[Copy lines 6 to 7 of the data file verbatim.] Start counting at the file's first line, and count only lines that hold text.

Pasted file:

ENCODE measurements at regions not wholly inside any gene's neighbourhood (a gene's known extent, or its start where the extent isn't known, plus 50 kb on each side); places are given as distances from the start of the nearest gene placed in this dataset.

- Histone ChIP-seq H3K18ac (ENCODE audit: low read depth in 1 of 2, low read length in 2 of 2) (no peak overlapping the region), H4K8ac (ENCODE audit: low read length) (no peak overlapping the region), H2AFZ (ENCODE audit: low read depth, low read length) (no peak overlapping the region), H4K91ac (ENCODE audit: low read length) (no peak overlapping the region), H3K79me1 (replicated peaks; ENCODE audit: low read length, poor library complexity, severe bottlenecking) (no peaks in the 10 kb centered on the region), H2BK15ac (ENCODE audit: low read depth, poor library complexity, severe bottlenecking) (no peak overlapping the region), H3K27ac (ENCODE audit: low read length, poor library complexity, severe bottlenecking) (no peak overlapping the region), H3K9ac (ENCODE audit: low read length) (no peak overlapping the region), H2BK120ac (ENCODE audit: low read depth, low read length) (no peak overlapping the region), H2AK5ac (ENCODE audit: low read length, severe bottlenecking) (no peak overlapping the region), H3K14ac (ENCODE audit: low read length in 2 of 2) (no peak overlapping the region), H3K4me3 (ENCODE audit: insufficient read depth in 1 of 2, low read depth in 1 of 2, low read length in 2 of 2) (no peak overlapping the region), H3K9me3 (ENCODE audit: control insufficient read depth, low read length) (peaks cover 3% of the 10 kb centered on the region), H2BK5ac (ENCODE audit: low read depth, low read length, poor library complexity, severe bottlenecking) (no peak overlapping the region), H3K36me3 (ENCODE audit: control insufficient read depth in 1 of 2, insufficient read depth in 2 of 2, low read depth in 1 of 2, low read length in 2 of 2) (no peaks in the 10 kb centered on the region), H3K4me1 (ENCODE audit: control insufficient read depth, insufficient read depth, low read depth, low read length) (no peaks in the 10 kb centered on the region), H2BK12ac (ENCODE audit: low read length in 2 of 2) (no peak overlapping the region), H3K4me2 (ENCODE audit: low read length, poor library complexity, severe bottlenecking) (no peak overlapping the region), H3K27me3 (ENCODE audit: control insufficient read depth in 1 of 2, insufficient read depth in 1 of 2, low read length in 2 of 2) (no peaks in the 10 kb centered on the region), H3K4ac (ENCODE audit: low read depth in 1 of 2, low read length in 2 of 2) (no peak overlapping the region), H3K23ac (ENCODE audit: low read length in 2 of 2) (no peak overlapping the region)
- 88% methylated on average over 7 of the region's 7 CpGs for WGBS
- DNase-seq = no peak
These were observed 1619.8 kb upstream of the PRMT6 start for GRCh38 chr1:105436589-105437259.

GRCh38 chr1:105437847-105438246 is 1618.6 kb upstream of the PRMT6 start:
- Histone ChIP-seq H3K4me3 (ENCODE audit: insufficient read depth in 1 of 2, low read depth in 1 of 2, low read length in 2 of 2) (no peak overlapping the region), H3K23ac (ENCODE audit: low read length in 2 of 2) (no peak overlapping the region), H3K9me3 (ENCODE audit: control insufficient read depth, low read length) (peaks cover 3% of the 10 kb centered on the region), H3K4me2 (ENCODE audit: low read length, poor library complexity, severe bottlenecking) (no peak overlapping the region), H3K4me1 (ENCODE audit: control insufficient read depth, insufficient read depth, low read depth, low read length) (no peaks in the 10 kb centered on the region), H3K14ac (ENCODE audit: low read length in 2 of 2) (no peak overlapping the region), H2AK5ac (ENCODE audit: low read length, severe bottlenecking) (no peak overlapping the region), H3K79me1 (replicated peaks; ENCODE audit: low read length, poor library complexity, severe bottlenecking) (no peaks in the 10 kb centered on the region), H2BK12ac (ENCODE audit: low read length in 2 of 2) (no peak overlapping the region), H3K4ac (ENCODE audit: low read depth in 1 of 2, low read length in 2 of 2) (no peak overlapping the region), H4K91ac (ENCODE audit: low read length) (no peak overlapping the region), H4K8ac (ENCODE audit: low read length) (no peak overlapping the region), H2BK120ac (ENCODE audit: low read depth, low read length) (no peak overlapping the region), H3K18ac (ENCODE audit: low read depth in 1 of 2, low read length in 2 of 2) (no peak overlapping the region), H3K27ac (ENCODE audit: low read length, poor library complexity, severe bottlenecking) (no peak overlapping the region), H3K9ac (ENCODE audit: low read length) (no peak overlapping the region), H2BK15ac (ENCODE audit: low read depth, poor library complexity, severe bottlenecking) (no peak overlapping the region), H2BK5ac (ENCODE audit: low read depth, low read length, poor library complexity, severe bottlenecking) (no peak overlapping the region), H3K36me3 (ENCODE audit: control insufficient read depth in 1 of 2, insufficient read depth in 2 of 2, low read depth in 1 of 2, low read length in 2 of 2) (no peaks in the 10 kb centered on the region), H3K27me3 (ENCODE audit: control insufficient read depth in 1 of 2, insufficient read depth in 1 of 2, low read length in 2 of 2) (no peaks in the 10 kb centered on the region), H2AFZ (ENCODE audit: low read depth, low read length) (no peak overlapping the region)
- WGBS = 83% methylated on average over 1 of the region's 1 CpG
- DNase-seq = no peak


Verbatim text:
GRCh38 chr1:105437847-105438246 is 1618.6 kb upstream of the PRMT6 start:
- Histone ChIP-seq H3K4me3 (ENCODE audit: insufficient read depth in 1 of 2, low read depth in 1 of 2, low read length in 2 of 2) (no peak overlapping the region), H3K23ac (ENCODE audit: low read length in 2 of 2) (no peak overlapping the region), H3K9me3 (ENCODE audit: control insufficient read depth, low read length) (peaks cover 3% of the 10 kb centered on the region), H3K4me2 (ENCODE audit: low read length, poor library complexity, severe bottlenecking) (no peak overlapping the region), H3K4me1 (ENCODE audit: control insufficient read depth, insufficient read depth, low read depth, low read length) (no peaks in the 10 kb centered on the region), H3K14ac (ENCODE audit: low read length in 2 of 2) (no peak overlapping the region), H2AK5ac (ENCODE audit: low read length, severe bottlenecking) (no peak overlapping the region), H3K79me1 (replicated peaks; ENCODE audit: low read length, poor library complexity, severe bottlenecking) (no peaks in the 10 kb centered on the region), H2BK12ac (ENCODE audit: low read length in 2 of 2) (no peak overlapping the region), H3K4ac (ENCODE audit: low read depth in 1 of 2, low read length in 2 of 2) (no peak overlapping the region), H4K91ac (ENCODE audit: low read length) (no peak overlapping the region), H4K8ac (ENCODE audit: low read length) (no peak overlapping the region), H2BK120ac (ENCODE audit: low read depth, low read length) (no peak overlapping the region), H3K18ac (ENCODE audit: low read depth in 1 of 2, low read length in 2 of 2) (no peak overlapping the region), H3K27ac (ENCODE audit: low read length, poor library complexity, severe bottlenecking) (no peak overlapping the region), H3K9ac (ENCODE audit: low read length) (no peak overlapping the region), H2BK15ac (ENCODE audit: low read depth, poor library complexity, severe bottlenecking) (no peak overlapping the region), H2BK5ac (ENCODE audit: low read depth, low read length, poor library complexity, severe bottlenecking) (no peak overlapping the region), H3K36me3 (ENCODE audit: control insufficient read depth in 1 of 2, insufficient read depth in 2 of 2, low read depth in 1 of 2, low read length in 2 of 2) (no peaks in the 10 kb centered on the region), H3K27me3 (ENCODE audit: control insufficient read depth in 1 of 2, insufficient read depth in 1 of 2, low read length in 2 of 2) (no peaks in the 10 kb centered on the region), H2AFZ (ENCODE audit: low read depth, low read length) (no peak overlapping the region)